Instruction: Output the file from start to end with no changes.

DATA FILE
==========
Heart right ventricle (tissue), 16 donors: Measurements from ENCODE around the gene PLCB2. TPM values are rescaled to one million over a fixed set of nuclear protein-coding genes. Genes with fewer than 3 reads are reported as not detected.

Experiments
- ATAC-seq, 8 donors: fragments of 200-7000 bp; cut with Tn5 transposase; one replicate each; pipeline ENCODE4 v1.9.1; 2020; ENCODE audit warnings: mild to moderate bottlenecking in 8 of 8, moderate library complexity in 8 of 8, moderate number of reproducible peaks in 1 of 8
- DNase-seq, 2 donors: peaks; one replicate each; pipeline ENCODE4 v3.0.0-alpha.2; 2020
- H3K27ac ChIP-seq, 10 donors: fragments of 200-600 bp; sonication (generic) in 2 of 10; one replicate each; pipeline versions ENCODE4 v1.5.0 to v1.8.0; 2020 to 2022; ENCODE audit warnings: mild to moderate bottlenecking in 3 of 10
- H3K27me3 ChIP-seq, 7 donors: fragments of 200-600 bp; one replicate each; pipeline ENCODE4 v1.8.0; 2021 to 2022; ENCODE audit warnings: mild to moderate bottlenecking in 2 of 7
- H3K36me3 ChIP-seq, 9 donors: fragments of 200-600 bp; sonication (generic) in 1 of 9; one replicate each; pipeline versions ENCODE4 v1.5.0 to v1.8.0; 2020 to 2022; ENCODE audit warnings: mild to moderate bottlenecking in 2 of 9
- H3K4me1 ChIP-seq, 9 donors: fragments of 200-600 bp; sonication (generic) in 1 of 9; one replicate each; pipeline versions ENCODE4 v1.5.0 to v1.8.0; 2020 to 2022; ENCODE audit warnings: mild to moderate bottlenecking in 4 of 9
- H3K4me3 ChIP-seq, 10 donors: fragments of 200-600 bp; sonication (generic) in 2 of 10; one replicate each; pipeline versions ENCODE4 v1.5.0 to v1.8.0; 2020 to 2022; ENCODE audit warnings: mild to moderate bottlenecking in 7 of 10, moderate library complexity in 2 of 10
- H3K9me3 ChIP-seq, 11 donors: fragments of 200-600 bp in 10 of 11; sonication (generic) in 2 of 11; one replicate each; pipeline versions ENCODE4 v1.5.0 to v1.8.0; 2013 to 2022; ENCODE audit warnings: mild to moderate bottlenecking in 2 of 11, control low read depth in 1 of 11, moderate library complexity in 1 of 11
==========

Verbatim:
Heart right ventricle (tissue), 16 donors: Measurements from ENCODE around the gene PLCB2. TPM values are rescaled to one million over a fixed set of nuclear protein-coding genes. Genes with fewer than 3 reads are reported as not detected.

Experiments
- ATAC-seq, 8 donors: fragments of 200-7000 bp; cut with Tn5 transposase; one replicate each; pipeline ENCODE4 v1.9.1; 2020; ENCODE audit warnings: mild to moderate bottlenecking in 8 of 8, moderate library complexity in 8 of 8, moderate number of reproducible peaks in 1 of 8
- DNase-seq, 2 donors: peaks; one replicate each; pipeline ENCODE4 v3.0.0-alpha.2; 2020
- H3K27ac ChIP-seq, 10 donors: fragments of 200-600 bp; sonication (generic) in 2 of 10; one replicate each; pipeline versions ENCODE4 v1.5.0 to v1.8.0; 2020 to 2022; ENCODE audit warnings: mild to moderate bottlenecking in 3 of 10
- H3K27me3 ChIP-seq, 7 donors: fragments of 200-600 bp; one replicate each; pipeline ENCODE4 v1.8.0; 2021 to 2022; ENCODE audit warnings: mild to moderate bottlenecking in 2 of 7
- H3K36me3 ChIP-seq, 9 donors: fragments of 200-600 bp; sonication (generic) in 1 of 9; one replicate each; pipeline versions ENCODE4 v1.5.0 to v1.8.0; 2020 to 2022; ENCODE audit warnings: mild to moderate bottlenecking in 2 of 9
- H3K4me1 ChIP-seq, 9 donors: fragments of 200-600 bp; sonication (generic) in 1 of 9; one replicate each; pipeline versions ENCODE4 v1.5.0 to v1.8.0; 2020 to 2022; ENCODE audit warnings: mild to moderate bottlenecking in 4 of 9
- H3K4me3 ChIP-seq, 10 donors: fragments of 200-600 bp; sonication (generic) in 2 of 10; one replicate each; pipeline versions ENCODE4 v1.5.0 to v1.8.0; 2020 to 2022; ENCODE audit warnings: mild to moderate bottlenecking in 7 of 10, moderate library complexity in 2 of 10
- H3K9me3 ChIP-seq, 11 donors: fragments of 200-600 bp in 10 of 11; sonication (generic) in 2 of 11; one replicate each; pipeline versions ENCODE4 v1.5.0 to v1.8.0; 2013 to 2022; ENCODE audit warnings: mild to moderate bottlenecking in 2 of 11, control low read depth in 1 of 11, moderate library complexity in 1 of 11